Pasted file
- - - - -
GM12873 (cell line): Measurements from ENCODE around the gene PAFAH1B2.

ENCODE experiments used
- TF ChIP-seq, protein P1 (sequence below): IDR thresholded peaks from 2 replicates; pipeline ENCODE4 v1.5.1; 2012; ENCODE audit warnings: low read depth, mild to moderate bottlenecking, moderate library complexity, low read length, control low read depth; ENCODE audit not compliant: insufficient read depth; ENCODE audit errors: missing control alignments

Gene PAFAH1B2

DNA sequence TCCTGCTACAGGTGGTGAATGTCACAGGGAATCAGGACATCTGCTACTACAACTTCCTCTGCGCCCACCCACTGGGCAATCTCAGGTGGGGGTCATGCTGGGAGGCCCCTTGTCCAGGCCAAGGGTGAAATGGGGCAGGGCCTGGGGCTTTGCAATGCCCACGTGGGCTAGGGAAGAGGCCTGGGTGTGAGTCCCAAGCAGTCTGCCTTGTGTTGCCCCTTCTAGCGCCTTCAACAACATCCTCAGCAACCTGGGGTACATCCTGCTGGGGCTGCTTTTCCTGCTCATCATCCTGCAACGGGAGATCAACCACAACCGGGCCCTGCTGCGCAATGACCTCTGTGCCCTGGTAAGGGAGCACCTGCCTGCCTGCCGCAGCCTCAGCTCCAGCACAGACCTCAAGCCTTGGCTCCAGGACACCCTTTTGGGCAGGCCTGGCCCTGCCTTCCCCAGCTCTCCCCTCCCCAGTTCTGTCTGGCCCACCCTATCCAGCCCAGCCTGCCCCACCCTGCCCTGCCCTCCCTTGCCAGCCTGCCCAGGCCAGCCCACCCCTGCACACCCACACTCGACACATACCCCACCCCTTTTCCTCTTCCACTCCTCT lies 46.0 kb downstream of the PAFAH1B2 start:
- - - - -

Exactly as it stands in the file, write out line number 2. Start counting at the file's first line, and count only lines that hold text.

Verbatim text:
ENCODE experiments used